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Old 09-12-2007, 10:49 AM
  #11
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On that motor you set base timing in timing mode and the computer adjusts it from there. As everyone else has said, its normal to see the eradic changes at idle. If your mechanic didn't know this, take his expertise in this application with a grain of salt. I had a similar problem with a 99 454Mag and sold the boat after replacing many of the things you did. The next owner eventually replaced the wiring harness and fixed the problem. My motor was laying down when over 3/4 throttle. Sometimes it completely died. We replaced sensors. We put an external fuel pump and guage on it. Replaced the cool fuel assembly. Ran from an alternate fuel supply, etc. At the end it was the computer killing the motor after getting a bad signal somewhere it the loop due to the faulty harness.
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Old 09-12-2007, 12:11 PM
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Originally Posted by rangerrick63 View Post
I did remove all the grounds & cleaned them real good. All were tight & I didn't find any corrision, but however, when I removed the module from the distributer, I noticed a white residue all over the mounting plate, & even under the module. I was able to wipe it off, just not sure if it was some sort of dielectric grease or corrision preventive. I do know that I should put the grease under the module, but should I also cover the entire mounting plate?
As for the knock sensor....It does have one, but the scan tool showed that there was no "signal" that was indicating a knock. So I would assume that the sensor is working correctly?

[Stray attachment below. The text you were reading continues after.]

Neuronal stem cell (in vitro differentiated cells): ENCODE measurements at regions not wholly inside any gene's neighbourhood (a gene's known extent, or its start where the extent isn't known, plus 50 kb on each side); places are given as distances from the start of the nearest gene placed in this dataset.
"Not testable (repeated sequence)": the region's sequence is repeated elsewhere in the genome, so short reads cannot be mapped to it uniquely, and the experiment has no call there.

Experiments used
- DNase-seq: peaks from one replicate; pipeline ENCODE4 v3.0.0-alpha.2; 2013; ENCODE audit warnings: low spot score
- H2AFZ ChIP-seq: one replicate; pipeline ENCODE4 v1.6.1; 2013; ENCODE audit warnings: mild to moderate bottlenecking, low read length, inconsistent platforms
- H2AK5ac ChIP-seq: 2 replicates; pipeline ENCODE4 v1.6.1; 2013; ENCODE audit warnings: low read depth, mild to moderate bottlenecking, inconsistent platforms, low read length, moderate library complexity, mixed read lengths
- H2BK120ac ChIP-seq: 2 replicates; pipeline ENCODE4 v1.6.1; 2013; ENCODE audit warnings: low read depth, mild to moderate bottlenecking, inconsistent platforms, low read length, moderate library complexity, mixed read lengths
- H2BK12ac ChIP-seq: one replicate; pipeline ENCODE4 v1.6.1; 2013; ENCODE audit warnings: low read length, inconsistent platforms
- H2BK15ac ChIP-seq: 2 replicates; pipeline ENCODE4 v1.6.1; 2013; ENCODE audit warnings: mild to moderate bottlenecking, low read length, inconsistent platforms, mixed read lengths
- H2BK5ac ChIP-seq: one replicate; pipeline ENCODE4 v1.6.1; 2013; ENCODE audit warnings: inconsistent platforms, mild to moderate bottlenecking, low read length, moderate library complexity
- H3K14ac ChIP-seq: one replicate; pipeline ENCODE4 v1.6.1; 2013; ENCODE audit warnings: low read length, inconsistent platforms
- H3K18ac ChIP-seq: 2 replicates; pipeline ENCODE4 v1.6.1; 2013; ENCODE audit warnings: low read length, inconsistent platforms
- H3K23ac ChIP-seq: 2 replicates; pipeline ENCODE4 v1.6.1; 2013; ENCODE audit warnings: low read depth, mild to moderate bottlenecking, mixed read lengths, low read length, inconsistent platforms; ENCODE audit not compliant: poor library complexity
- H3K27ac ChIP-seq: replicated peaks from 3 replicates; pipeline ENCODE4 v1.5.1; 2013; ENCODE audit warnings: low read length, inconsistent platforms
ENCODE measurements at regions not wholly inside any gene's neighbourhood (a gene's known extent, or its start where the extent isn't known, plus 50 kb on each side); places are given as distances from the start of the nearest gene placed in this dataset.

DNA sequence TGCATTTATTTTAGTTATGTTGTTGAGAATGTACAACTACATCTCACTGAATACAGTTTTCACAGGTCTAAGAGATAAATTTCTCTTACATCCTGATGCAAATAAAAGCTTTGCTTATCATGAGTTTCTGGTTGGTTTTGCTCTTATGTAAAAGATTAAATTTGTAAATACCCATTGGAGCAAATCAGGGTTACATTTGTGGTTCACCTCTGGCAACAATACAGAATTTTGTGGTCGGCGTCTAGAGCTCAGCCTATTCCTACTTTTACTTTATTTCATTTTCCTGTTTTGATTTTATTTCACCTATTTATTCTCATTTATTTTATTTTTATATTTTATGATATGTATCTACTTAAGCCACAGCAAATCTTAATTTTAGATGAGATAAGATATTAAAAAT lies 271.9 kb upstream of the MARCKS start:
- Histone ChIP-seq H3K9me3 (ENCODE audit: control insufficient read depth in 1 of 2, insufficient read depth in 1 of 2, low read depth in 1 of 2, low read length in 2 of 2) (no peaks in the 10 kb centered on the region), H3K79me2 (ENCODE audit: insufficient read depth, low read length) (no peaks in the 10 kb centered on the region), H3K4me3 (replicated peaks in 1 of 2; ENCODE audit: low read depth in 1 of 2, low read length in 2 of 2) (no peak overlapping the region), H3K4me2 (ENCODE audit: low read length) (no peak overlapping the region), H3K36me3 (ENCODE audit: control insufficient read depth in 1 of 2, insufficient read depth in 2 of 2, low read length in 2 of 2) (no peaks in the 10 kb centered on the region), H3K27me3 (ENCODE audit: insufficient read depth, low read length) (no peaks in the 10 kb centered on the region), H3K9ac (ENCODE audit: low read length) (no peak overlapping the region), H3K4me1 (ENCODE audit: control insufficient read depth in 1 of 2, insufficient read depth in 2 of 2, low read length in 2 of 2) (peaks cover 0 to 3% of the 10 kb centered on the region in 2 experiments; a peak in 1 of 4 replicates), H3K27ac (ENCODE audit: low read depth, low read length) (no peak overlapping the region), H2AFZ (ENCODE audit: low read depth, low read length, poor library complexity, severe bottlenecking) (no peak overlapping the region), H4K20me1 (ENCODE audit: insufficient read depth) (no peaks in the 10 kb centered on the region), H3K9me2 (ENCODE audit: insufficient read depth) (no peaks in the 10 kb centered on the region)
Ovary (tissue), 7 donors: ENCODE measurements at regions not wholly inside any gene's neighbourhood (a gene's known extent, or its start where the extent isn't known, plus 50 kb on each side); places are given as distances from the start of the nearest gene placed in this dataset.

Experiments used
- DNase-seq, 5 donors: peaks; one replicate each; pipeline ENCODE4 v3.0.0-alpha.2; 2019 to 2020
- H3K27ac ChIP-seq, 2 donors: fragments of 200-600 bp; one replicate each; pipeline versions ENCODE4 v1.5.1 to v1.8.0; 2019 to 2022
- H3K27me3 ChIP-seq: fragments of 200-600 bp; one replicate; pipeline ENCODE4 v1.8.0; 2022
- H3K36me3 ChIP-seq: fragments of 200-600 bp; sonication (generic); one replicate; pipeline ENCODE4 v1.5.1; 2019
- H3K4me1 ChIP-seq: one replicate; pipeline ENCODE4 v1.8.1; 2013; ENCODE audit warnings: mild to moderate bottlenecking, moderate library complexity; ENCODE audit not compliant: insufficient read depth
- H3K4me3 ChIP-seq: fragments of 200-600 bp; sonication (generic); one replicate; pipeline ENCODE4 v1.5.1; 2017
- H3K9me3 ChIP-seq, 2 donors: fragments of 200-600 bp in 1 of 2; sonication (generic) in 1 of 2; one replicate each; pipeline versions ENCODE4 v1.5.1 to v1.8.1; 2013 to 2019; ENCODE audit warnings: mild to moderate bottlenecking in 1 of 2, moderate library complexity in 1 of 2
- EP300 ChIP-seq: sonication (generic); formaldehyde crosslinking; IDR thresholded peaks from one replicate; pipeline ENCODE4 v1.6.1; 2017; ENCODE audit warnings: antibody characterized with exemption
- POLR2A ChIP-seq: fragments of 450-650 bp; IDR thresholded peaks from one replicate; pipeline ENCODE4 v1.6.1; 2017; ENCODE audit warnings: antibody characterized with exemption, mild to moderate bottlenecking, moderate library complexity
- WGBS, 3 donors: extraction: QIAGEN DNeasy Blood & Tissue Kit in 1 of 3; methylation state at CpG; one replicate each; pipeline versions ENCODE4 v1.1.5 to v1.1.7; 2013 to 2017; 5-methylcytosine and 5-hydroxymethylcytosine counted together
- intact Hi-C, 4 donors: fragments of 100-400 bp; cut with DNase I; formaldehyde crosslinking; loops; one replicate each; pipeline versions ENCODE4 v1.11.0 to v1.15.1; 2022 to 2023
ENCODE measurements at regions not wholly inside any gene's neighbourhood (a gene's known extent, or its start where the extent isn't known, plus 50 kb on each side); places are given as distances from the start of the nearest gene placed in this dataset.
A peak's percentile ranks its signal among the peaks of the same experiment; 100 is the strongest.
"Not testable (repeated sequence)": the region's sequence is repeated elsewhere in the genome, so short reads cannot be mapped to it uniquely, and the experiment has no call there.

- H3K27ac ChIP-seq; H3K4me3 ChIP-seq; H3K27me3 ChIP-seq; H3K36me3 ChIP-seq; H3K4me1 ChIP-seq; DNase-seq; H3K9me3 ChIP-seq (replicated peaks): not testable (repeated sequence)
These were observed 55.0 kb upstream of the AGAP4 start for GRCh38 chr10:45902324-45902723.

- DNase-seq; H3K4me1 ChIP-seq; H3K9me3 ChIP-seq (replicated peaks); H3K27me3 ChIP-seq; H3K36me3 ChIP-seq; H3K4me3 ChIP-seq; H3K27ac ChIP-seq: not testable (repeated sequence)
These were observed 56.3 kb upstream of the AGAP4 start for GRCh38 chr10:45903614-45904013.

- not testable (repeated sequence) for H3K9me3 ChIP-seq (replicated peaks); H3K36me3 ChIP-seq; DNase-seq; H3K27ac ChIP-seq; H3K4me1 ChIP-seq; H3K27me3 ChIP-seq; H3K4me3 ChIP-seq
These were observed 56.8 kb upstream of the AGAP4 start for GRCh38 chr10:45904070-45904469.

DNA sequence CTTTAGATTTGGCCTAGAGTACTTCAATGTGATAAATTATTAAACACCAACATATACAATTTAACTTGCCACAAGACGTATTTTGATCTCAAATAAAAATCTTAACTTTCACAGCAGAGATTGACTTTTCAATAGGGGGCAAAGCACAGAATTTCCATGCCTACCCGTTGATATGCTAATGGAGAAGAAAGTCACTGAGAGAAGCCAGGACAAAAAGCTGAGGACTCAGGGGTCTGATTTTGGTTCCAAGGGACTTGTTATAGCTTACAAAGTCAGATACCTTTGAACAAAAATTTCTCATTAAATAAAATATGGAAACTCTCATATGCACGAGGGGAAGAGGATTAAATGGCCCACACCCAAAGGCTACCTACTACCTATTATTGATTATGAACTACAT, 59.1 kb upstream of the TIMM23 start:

The white stuff is heat sink compound (thermal dielectric grease) It is important that you re-apply to the back of the module when installing the module.
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Old 09-12-2007, 01:47 PM
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Originally Posted by OkieTunnel View Post
On that motor you set base timing in timing mode and the computer adjusts it from there. As everyone else has said, its normal to see the eradic changes at idle. If your mechanic didn't know this, take his expertise in this application with a grain of salt. I had a similar problem with a 99 454Mag and sold the boat after replacing many of the things you did. The next owner eventually replaced the wiring harness and fixed the problem. My motor was laying down when over 3/4 throttle. Sometimes it completely died. We replaced sensors. We put an external fuel pump and guage on it. Replaced the cool fuel assembly. Ran from an alternate fuel supply, etc. At the end it was the computer killing the motor after getting a bad signal somewhere it the loop due to the faulty harness.